A new way to save.

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REW Editor
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Your guide to the new tax-free first home savings account.

TFSAs, RRSPs, HBPs, and now FHSAs. No, these aren’t Wheel of Fortune final puzzle letters, or letters to work into your Wordle strategy (are people still playing Wordle?). These are savings plans, and one of these four is not like the other. Mostly because, well, it’s brand-spankin’ new.

If reading all of those acronyms induced more anxiety than the latest episode of The Last of Us, don’t panic. We’re here to explain the First Home Savings Account in plain English, with some expert insights to help guide you home.


Every little bit helps.

On April 1, 2023, saving for a down payment is going to get a little bit easier for prospective first-time home buyers, 18 and over. The Tax-Free First Home Savings Account (FHSA) lets first-time home buyers save up to $40,000 tax-free. Even better, if you're coupled up, you can both start saving for that white picket fence dream. So grab your savings jar (or old piggy bank) and get ready to make your down payment dreams a reality.

Alphabet soup.

So how does the FHSA differentiate from other savings plans, such as a TFSA, RRSP or the Home Buyers’ Plan (HBP)? CPA Canada’s Vice President, Tax Department, Bruce Ball, explains it like this: “Like registered retirement savings plans (RRSP), contributions to an FHSA will be tax deductible. Like tax-free savings accounts (TFSA), income and gains in your FHSA, as well as withdrawals, will be tax-free.”


Ball went on to explain that with the current HBP, you can withdraw up to $35,000 from your RRSP, then pay back the funds to your RRSP over 15 years. However, with an FHSA, unlike the HBP, the funds do not need to be paid back. That’s a lot of savings in your pocket. Keep in mind, the maximum amount you can contribute to your FHSA is capped at $8,000 a year to a maximum of $40,000 over a 15-year lifetime term.

Pay it forward.

Like an RRSP, you can carry forward unused contribution room in your FHSA up to $8,000 of your unused annual contribution amount to use in a later year. For example, if you open an FHSA in 2023 and contribute $5,000, you can contribute up to $11,000 in 2024. Carry-forward amounts do not start accumulating until after you open an FHSA.

Trade your heart out.

As far as what you can invest into your FHSA, it is the same as for TFSA - mutual funds, publicly traded securities, government and corporate bonds, and guaranteed investment certificates.


The best choice of savings plans to choose from depends on different factors, such as timing and the potential amount that will be saved. The withdrawals under both plans (HBP and FHSA), can be made tax-free, but since you will have to repay the HBP withdrawal, it appears to make sense to contribute to an FHSA first. According to Ball, if savings are available after FHSA contributions, then making contributions to an RRSP with a view to later use the HBP may be the preferred option.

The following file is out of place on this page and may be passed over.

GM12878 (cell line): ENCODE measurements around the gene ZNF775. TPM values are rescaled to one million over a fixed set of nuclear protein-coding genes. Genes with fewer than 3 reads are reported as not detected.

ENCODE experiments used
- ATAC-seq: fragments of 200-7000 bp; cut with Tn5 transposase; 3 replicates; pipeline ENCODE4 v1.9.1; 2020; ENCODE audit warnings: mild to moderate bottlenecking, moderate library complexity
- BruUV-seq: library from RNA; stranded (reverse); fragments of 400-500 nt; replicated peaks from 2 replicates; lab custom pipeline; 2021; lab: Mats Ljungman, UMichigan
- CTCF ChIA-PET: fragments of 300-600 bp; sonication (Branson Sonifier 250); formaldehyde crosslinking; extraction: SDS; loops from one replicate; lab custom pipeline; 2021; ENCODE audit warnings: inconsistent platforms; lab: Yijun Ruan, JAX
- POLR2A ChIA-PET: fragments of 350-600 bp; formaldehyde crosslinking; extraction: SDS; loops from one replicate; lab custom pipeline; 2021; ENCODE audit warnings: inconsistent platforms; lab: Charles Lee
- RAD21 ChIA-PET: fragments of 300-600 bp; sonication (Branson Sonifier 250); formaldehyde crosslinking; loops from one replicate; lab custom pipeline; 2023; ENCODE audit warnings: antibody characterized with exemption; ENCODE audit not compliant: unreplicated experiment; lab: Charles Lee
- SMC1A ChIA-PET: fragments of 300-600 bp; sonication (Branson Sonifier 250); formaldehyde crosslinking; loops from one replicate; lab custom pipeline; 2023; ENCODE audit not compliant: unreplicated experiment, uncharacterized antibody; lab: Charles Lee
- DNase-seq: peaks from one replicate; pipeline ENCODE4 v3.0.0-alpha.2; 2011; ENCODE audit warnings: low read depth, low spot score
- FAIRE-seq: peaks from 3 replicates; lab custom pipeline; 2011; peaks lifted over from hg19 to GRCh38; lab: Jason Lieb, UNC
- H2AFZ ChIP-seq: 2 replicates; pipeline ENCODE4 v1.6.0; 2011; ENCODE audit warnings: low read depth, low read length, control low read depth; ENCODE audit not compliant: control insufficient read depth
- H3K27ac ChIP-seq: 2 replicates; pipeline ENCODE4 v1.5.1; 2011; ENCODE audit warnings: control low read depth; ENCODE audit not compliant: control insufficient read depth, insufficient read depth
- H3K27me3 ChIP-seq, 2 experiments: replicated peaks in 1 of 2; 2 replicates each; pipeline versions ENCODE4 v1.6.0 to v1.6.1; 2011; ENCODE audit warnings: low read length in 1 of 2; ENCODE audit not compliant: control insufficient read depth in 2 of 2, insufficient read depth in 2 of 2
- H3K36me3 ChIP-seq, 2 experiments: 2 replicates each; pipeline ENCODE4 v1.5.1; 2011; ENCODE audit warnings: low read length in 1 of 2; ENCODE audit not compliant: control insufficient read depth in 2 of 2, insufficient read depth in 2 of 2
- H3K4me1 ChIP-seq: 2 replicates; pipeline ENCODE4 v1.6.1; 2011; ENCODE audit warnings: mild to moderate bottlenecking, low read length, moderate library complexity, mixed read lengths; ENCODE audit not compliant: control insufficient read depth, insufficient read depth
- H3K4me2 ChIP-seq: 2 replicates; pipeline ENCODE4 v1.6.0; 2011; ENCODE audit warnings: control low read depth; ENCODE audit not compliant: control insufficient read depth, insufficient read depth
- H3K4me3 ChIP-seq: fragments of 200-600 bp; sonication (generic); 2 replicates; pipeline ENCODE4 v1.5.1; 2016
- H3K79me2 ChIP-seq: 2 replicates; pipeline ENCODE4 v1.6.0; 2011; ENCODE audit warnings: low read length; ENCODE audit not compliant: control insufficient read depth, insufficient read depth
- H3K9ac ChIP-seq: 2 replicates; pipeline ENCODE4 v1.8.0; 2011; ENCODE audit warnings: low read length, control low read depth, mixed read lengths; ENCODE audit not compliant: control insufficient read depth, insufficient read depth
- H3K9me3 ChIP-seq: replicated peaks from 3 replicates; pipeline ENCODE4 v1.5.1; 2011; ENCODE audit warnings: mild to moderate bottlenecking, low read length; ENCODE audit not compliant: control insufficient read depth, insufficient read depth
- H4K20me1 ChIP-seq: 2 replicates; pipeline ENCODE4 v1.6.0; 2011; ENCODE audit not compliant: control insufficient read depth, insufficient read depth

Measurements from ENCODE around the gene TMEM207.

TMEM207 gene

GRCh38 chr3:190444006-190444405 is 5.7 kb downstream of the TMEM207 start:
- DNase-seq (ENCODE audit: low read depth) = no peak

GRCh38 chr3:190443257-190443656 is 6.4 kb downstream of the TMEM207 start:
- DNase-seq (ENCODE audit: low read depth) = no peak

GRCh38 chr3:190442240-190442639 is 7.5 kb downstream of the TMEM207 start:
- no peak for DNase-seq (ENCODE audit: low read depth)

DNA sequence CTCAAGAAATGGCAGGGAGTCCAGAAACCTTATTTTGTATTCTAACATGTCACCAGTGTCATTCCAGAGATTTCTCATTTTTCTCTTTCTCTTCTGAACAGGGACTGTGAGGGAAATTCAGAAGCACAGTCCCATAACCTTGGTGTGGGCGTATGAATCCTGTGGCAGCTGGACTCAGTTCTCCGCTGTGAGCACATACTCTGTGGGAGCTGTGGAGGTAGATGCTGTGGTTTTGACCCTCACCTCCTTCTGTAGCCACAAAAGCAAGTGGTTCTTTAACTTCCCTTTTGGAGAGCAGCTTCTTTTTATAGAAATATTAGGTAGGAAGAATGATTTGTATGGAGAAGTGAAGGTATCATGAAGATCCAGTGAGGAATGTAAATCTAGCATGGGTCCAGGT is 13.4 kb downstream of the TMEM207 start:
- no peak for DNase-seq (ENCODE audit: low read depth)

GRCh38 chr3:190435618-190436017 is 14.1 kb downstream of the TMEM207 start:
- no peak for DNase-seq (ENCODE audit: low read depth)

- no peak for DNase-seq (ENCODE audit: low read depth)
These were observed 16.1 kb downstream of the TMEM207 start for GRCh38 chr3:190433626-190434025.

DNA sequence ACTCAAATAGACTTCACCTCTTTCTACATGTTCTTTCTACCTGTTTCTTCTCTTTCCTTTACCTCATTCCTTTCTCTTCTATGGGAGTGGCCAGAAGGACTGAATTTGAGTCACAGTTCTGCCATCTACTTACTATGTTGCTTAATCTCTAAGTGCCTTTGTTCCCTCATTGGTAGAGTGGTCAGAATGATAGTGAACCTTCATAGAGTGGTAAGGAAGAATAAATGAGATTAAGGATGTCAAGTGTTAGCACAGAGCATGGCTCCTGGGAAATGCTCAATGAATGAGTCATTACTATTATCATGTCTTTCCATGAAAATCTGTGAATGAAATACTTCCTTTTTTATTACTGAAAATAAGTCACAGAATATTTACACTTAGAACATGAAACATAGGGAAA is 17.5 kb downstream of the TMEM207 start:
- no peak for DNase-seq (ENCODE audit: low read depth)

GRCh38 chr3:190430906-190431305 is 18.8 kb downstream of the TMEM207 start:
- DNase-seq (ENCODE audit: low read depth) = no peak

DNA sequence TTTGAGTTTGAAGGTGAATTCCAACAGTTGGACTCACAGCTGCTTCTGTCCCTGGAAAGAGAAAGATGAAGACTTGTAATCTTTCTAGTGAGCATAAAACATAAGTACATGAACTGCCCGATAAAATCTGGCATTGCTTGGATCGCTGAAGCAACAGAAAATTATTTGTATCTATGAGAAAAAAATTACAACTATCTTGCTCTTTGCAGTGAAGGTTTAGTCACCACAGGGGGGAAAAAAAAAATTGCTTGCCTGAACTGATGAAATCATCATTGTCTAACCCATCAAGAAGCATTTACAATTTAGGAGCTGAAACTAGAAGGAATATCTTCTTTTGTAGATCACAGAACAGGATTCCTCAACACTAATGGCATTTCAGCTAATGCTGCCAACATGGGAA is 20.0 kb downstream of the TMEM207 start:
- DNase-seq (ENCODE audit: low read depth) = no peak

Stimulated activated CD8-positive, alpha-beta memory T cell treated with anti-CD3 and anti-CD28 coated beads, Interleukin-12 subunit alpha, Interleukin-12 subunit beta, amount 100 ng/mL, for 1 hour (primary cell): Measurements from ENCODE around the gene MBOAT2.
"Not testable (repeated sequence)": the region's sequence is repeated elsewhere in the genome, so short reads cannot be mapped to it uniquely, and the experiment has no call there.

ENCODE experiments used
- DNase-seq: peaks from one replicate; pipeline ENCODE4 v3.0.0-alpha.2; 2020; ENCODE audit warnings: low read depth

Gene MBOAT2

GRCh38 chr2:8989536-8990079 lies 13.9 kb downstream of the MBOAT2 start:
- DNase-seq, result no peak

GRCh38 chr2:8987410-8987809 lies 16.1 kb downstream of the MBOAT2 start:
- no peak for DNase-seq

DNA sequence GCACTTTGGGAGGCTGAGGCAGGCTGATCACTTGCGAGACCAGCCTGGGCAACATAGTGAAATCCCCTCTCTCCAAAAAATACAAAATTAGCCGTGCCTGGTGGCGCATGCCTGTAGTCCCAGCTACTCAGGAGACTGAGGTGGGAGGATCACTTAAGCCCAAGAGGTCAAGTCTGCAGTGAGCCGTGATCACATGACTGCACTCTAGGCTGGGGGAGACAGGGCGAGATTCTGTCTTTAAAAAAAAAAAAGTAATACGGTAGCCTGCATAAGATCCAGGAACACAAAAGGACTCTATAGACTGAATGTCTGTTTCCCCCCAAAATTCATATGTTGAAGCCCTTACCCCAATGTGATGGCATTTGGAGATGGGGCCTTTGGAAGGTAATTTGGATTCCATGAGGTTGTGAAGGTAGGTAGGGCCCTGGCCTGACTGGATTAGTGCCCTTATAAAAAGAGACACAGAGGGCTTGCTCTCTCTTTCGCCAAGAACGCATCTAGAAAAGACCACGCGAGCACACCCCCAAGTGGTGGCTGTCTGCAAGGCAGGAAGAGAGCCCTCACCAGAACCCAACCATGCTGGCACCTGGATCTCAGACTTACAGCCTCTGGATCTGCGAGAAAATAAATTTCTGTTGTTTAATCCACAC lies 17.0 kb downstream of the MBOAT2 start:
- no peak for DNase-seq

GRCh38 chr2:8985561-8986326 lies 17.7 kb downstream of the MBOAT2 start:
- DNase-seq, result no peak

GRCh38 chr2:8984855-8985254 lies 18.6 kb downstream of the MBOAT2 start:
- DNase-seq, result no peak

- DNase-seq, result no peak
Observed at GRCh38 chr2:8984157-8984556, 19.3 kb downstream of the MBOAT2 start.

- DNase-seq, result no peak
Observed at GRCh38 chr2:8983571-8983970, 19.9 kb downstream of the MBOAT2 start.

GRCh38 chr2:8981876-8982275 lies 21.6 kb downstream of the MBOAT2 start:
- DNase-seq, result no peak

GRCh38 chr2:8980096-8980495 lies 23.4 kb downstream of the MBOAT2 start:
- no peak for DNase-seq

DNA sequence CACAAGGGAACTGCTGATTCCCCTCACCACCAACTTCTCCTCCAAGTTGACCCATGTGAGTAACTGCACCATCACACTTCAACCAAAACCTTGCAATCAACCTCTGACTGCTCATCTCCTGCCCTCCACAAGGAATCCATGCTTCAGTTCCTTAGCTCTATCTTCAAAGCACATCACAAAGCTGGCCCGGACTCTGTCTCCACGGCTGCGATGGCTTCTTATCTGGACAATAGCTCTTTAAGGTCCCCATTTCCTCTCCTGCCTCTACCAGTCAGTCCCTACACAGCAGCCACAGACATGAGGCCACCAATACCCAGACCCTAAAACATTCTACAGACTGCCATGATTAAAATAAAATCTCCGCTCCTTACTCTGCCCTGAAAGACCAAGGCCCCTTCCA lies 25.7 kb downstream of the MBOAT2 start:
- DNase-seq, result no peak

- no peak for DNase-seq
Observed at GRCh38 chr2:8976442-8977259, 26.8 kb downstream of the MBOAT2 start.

“Before making additional RRSP contributions to fund future HBP withdrawals, consideration should also be given to using a TFSA to save money beyond the FHSA,” says Ball. “Where a choice must be made as there will be insufficient savings to do both, you’ll need to consider the benefits of each alternative. Although TFSAs are not specifically designed for first-time home savings, these plans are worth considering for several reasons.”

The fine print.

When it is time to purchase your home, Ball says: “You must have a written agreement to buy or build a qualifying home before October 1 of the year following the year of withdrawal, and you must intend to occupy the home as a principal place of residence within one year after buying or building it.”


Benjamin Brock, RBC senior financial planner agrees, adding: “You have to buy a home within that 15-year window or until the end of the year you turn 71 years old. Individuals will be able to claim an income tax deduction for contributions made in a particular taxation year. The FHSA is a great option, as it achieves a few goals that didn’t exist before.”

Welcome to the neighbourhood.

Brock believes that this news is a welcome incentive given Vancouver’s housing prices have been rising for years, while average incomes have been lagging behind inflation rates, presenting an affordability crisis in which many young people struggle to save up enough for a down payment.

“The FHSA is an easy way for prospective home buyers to save money for a down payment with no tax implications. In addition, any funds not used towards a home purchase can be transferred to an RRSP or a RIFF penalty-free and tax-deferred,” says Brock. “I absolutely recommend it because it incentivizes first-time home buyers to save even more money.”

Who is eligible?

To open an FHSA, you must:

  • Be an individual resident of Canada
  • Be at least 18 years of age
  • Be a first-time home buyer, which means you, or your spouse or common-law partner (“spouse”) did not own a qualifying home that you lived in as a principal place of residence at any time in the year the account is opened or the preceding four calendar years.

For more information, including what types of investments can an FHSA hold and what happens if you don’t use the funds for a home purchase, check out the design of the tax-free first home savings account. If you’re ready to start a conversation about money, set up a call with an REW Money Advisor today.


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